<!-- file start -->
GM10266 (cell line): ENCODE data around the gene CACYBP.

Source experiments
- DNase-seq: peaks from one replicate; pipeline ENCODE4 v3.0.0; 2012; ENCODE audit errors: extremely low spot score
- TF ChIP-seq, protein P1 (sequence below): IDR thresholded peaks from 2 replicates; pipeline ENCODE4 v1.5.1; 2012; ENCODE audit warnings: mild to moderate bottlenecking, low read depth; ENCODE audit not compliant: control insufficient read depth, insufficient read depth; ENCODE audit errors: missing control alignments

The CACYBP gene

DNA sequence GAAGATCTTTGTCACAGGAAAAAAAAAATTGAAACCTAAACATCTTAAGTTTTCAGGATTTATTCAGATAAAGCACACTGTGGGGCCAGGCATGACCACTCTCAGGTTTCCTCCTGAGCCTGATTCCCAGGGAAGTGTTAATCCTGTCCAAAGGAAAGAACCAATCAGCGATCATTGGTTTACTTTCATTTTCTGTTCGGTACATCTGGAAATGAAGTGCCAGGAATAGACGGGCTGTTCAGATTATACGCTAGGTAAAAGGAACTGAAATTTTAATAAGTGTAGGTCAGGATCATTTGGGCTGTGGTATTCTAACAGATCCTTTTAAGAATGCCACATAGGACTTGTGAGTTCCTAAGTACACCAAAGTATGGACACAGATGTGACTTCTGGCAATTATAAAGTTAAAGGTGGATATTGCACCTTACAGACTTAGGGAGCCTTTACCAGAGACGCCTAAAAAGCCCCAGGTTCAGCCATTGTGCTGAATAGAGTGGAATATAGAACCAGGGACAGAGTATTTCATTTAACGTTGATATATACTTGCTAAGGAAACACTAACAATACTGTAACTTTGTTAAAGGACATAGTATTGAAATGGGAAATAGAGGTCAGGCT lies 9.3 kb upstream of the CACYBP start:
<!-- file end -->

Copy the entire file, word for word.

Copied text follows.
GM10266 (cell line): ENCODE data around the gene CACYBP.

Source experiments
- DNase-seq: peaks from one replicate; pipeline ENCODE4 v3.0.0; 2012; ENCODE audit errors: extremely low spot score
- TF ChIP-seq, protein P1 (sequence below): IDR thresholded peaks from 2 replicates; pipeline ENCODE4 v1.5.1; 2012; ENCODE audit warnings: mild to moderate bottlenecking, low read depth; ENCODE audit not compliant: control insufficient read depth, insufficient read depth; ENCODE audit errors: missing control alignments

The CACYBP gene

DNA sequence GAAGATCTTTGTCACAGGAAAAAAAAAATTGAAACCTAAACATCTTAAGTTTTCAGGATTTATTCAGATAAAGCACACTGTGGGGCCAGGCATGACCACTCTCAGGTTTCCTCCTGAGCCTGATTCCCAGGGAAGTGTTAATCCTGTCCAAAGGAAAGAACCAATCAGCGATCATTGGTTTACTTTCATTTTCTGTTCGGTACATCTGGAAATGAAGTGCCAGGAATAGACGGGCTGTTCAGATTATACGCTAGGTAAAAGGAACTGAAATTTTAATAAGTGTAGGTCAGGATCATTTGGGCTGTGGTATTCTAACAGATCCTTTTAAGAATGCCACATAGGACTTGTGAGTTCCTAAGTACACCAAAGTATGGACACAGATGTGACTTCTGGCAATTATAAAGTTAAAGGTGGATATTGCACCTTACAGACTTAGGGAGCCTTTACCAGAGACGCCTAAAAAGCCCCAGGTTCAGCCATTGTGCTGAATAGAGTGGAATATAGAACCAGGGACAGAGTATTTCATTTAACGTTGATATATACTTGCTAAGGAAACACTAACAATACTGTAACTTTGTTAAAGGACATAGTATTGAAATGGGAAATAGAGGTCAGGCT lies 9.3 kb upstream of the CACYBP start: